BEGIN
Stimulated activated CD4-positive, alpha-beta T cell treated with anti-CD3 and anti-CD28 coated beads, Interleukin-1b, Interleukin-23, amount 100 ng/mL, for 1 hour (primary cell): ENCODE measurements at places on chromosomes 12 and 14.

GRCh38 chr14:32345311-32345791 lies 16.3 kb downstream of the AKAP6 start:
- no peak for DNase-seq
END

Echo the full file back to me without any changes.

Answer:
Stimulated activated CD4-positive, alpha-beta T cell treated with anti-CD3 and anti-CD28 coated beads, Interleukin-1b, Interleukin-23, amount 100 ng/mL, for 1 hour (primary cell): ENCODE measurements at places on chromosomes 12 and 14.

GRCh38 chr14:32345311-32345791 lies 16.3 kb downstream of the AKAP6 start:
- no peak for DNase-seq